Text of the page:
Florida Advocacy Group Now Able to Collect Signatures for Ballot Initiative
Posted by Marijuana Doctors on 07/18/2013 in Medical Marijuana
Medical marijuana advocates in Florida have received the final approval necessary to start collecting signatures for a ballot initiative to enshrine physician-approved medical cannabis into the state’s constitution. This was a substantial victory for supporters of medical marijuana, as those in Florida have been long fighting for proper reform and right to treatment.
The petition, also known as Article X – Section 29, has now received an activated serial number and can start working its way towards achieving their gradual goal of over 700,000 signatures. All signatures must be collected before February 1st in order to put the issue in front of state voters in 2014.
The group that is pushing for the constitutional amendment has aspirations of sending out an army of paid-signature gatherers to blanket the state of Florida. An effort such as this is expected to cost roughly around three million dollars, but that is considered a mere small price to pay in hopes of everyone seeing “the bigger picture.”
Between January and March, People United for Medical Marijuana raised nearly $200,000 towards their campaign. With more than of that sum coming from high-profile personal injury lawyer John Morgan, the group is continuing the strides necessary to make Floridians comprehend marijuana’s medicinal benefits. People United for Medical Marijuana is a group that’s main goal is to create sensible medical marijuana policies in Florida and has stood out as one of the more notable advocacy groups.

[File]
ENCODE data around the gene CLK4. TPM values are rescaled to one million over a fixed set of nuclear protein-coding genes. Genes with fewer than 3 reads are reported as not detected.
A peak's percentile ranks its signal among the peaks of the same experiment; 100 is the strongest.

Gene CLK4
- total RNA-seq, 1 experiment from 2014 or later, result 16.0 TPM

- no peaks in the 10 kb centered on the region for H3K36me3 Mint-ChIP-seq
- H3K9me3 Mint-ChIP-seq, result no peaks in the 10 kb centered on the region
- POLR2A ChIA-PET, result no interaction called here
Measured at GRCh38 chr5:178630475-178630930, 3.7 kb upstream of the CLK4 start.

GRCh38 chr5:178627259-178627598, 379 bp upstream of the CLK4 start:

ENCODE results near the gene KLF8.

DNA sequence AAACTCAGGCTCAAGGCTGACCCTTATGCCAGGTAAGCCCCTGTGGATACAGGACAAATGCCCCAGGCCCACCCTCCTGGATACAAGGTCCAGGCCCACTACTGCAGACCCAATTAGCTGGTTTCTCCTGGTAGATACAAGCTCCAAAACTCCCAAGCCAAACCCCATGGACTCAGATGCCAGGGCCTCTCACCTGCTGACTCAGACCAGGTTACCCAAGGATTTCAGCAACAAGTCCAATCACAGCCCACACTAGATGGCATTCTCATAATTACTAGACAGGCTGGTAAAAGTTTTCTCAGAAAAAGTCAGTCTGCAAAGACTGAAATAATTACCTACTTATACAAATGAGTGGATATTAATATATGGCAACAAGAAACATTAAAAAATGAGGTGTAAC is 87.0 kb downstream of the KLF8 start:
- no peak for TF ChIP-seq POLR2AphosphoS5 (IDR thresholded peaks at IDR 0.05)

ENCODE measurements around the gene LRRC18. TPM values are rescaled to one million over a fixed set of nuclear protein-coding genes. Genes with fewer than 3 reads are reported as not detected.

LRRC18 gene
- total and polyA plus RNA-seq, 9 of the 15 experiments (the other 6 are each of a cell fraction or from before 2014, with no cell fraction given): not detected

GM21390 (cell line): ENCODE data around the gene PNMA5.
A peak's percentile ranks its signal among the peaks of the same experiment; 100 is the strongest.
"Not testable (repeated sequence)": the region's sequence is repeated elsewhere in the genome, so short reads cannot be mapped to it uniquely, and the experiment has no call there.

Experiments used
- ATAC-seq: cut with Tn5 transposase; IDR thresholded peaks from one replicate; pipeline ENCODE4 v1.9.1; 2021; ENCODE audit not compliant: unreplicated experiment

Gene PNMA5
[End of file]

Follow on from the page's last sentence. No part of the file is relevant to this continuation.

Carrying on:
Changes in Florida’s constitutional amendment will allow patients to use medical marijuana if they suffer from a debilitating condition that will be outlined by the state. Certain diseases such as cancer, Parkinson’s and glaucoma are some of the specific conditions that have been mentioned by legislators. It would be under the doctor’s discretion to recommend medical marijuana to a patient if they believe that the use of marijuana would likely outweigh the potential health risks for a patient.
Similar to a system set up in other states, patients would have to obtain authorization by way of a medical marijuana card from Florida’s Department of Health. The Department of Health would be authorized to develop a “reasonable regulations” for medical marijuana, which include procedures for opening up medical marijuana dispensaries and obtaining a medical marijuana card.